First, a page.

Prototypal inheritance: modern way to do inheritance in javascript. Its alot cleaner way to achieve inheritance in javascript. Let’s get to it.

var employee = {
  location: "USA",
  getLocation: function(){
    console.log(this.location)
  },
  getName: function(){
    console.log(this.name)
  }

};

Inheritance

var contractor = Object.create(employee);
contractor.getBadgeId = function(){
  console.log(this.badgeId);
};

Create instances

var intern = Object.create(contractor);
intern.name = "felix gondwe"; //protoypal flexibility 😉
intern.badgeId = 10;

intern.getBadgeId(); //prints 10
intern.getLocation(); //prints USA
intern.getName(); //prints felix gondwe

In this example, you don’t have to work with the prototype object, for example: Person.prototype.SayMyName = bla bla
check code below

var Person = function(){

};
//you don'e have to work with this
Person.prototype.SayMyName = function(){console.log("my name is seth!")};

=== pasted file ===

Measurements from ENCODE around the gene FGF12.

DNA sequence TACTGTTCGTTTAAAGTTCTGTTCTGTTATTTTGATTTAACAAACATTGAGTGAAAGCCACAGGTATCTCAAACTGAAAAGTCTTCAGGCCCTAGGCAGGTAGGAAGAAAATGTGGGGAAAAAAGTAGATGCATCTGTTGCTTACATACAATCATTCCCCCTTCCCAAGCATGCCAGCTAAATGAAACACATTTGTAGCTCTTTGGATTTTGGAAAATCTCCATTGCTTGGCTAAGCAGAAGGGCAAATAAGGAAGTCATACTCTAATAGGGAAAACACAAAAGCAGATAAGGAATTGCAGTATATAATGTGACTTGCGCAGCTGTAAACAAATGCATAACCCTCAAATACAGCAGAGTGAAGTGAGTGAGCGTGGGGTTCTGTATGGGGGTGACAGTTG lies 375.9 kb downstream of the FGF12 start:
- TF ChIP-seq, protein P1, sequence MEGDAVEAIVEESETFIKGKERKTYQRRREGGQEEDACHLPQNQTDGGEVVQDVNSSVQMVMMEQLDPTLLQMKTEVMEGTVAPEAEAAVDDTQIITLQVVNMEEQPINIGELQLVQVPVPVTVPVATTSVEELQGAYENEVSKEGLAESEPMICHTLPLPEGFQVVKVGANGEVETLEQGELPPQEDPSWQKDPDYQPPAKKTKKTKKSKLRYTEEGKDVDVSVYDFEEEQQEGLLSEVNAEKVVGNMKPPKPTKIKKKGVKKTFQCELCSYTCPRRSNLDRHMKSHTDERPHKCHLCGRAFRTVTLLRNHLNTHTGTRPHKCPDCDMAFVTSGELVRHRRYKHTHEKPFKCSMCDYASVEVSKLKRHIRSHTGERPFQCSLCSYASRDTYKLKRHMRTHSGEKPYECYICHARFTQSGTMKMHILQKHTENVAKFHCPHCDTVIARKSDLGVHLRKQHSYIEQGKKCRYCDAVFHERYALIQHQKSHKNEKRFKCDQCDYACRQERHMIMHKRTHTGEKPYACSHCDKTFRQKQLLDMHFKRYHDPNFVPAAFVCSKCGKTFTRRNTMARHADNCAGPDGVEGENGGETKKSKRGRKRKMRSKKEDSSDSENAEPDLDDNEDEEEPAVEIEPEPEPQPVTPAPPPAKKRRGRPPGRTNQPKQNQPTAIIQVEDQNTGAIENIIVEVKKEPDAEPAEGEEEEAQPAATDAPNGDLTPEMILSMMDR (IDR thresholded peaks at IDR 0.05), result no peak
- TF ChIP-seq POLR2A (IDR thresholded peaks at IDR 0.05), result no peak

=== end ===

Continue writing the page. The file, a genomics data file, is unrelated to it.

This is far easier way to understand inheritance in javascript. The whole prototype object thing can get confusing if you’re new to javascript OOP.

Let’s see more code to make this example a little more interesting

Assuming we wanted to pass limiteless amount of arguments to our constructor, lets see how we can do that.


first, we have to modify Object.create() function in our parent class

var employee = {
  location: "USA",
  getLocation: function(){
    console.log(this.location)
  },
  getName: function(values){
    console.log(this.name)
  },
  create: function(values){
     var instance = Object.create(this);
     Object.keys(values).forEach(function(){
      //maps object keys to their values in our newly created instance
        instance[key] = values[key]
     });
    return instance;
  }

};

Inheritance

var contractor = Object.create({
    name: "felix",
    title: "intern",
    location: "USA",
    office: "HQ",
    getInformation: function(){
        console.log("name: " + this.name);
        console.log("title: " + this.title);
        console.log("location: " + this.location);
        console.log("Office: " + this.office);
},
});
var emp = Object.create(contractor);
emp.getInformation();

The amazing thing about prototypal pattern is that you can change properties or override function on the fly as compare to C# for instance where you can’t modify properties or methods once an object has been instantiated

Advertisements